Gold is NOT Eric Mindich's Biggest Holding: A Memo to Bloomberg Regarding 13F Filings ~ market folly

Tuesday, August 17, 2010

Gold is NOT Eric Mindich's Biggest Holding: A Memo to Bloomberg Regarding 13F Filings

Yesterday afternoon, Bloomberg ran a piece entitled, "Eric Mindich, Like John Paulson, Makes Gold ETF His Fund's Biggest Holding." There's just one problem with that headline: it's not really correct. Here at Market Folly, we pride ourselves on in-depth analysis of SEC Filings, and in particular, the 13F's that disclose the latest hedge fund investments. And today, we get the perfect chance to prove it.

The SPDR Gold Trust (GLD) is not the largest holding at Eric Mindich's hedge fund Eton Park Capital Management. As per the most recent 13F detailing positions as of June 30th, 2010, Eton Park's largest position is puts on the iShares MSCI Emerging Market Index (EEM). At quarter close, Mindich's position in GLD was valued at $800,289,000. His put position on EEM was valued at $895,680,000. In the second quarter, Eton Park actually increased their bet against EEM by 61%, buying puts representing 9,100,000 additional shares. Their put exposure on this name now represents 24,000,000 shares of EEM.

Maybe Bloomberg's data-set didn't take into consideration the put/call column on the actual filing. (Numerous automated data sorting programs skip over this and omit options positions entirely). Maybe it was an honest mistake. Maybe Bloomberg doesn't classify puts as an 'investment' and so it merely comes down to technicalities of the language used in their article. But even if that was the case, you still can't really call the SPDR Gold Trust their single 'biggest reported investment'.

Why? Well, because Eton Park also owns both puts and calls on GLD as well. In the second quarter, Mindich's hedge fund bought the following:

$800,289,000 worth of SPDR Gold Trust (GLD) shares
$608,400,000 worth of GLD calls
$486,720,000 worth of GLD puts

We don't know their true exposure to gold because a 13F filing does not disclose the strike price or expiration date of underlying options positions. However, you could net out their ownership of common shares, calls and puts to find that they have around $921,969,000 worth of long exposure to GLD. But you also have to keep in mind that Eton Park is an arbitrage focused fund. As such, all of these discrepancies are relevant to determine the type of wager they are making with various positions.

The only way that GLD is Eton Park's top holding is if Bloomberg is treating all of the above as gross exposure to GLD or if they are netting out the exposure as we have above. But even then, there was no mention of this in their article at all. They merely cited the $800 million position in the underlying shares. The fact that Bloomberg completely omitted the information that Eton Park owns both calls and puts on the same exchange traded fund is somewhat appalling. It's one thing to own just the shares of GLD as a directional bet (as they've mistakenly construed). It's entirely different when you add in ownership of both puts and calls on the underlying shares as those affect the net position and exposure. Nevermind that Bloomberg missed the fact that their standalone position of GLD shares are not Eton Park's 'biggest reported investment' in the first place.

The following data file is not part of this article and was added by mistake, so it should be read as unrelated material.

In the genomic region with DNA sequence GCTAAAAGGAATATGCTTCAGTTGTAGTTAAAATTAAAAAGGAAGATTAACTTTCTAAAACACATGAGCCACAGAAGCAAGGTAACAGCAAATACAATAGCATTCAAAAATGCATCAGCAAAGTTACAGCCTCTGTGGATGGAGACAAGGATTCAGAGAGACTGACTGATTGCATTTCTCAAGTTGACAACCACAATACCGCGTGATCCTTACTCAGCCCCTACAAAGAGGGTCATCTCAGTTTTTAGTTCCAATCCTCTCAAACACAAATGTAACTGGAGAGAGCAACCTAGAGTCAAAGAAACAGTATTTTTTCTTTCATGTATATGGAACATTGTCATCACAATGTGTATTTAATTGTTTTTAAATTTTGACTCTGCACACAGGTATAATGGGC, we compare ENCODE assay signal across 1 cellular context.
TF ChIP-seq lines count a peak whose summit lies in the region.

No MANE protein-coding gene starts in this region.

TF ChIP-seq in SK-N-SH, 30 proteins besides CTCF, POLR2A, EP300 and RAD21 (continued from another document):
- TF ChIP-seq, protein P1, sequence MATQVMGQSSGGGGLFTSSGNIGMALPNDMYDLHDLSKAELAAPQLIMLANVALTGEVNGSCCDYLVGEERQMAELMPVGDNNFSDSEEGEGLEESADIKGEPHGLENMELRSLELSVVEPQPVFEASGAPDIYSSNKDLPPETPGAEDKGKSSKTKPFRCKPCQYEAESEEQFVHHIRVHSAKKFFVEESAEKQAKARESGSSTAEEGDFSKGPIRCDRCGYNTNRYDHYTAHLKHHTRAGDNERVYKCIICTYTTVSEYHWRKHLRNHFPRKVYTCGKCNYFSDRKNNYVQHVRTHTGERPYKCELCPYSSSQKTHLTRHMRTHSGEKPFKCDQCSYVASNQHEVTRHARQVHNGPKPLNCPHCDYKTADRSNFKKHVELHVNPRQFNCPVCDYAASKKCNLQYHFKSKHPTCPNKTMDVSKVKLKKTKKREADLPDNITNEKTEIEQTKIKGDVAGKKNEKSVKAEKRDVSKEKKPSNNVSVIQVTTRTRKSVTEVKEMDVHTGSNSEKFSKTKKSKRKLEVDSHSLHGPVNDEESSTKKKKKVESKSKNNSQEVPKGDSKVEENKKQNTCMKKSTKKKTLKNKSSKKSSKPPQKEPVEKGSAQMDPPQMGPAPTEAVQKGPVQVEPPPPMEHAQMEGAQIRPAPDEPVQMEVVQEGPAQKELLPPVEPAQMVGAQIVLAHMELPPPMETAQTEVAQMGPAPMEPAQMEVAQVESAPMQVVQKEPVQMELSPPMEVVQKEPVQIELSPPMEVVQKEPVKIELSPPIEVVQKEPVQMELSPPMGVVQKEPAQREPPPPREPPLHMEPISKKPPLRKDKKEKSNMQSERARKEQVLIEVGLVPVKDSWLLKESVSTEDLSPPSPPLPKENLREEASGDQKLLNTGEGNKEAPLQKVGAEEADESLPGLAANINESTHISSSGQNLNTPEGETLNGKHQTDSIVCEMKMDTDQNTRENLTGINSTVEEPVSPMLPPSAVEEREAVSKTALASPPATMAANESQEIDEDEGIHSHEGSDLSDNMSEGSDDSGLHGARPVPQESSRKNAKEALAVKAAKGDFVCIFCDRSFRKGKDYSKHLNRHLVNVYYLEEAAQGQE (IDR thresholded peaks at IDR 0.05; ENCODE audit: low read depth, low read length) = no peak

The comical part of all of this is that Bloomberg completely skipped over Eton Park's options positions in both EEM and GLD, and yet they end their article with this note (emphasis added by MarketFolly):

"The SEC requires money managers who oversee more than $100 million in U.S. equities to report their holdings on a Form 13F within 45 days of the end of each quarter. The filing must include all holdings in stocks that trade on U.S. exchanges, as well as options and convertible debt."

Factually, Eton Park's largest single reported holding is in puts of the iShares MSCI Emerging Market Index (EEM). Their position in shares of the SPDR Gold Trust (GLD) is the second largest reported holding. But even then, there's some ambiguity surrounding their entire GLD exposure and the type of wager they're making when you consider the puts and calls they also own. This just goes to show that attention to detail is a must when examining SEC 13F filings.

Apologies for this little diatribe, but it's irritating when potential misinformation is floated around, especially by a mainstream media source. In the end, Bloomberg will probably update the article from 'biggest' holding to 'big' holding or something of the sort (with zero mention of Market Folly of course). That's perfectly fine, as long as they remedy the misinformation that's currently out there. Our readers know where to come for hedge fund portfolio updates.

Stay tuned this week as we are set to release an in-depth summary of the new batch of 13F filings and latest positions of the top hedge funds in the game. For more on Eric Mindich's hedge fund, we also detailed Eton Park's new Doral Financial (DRL) position.

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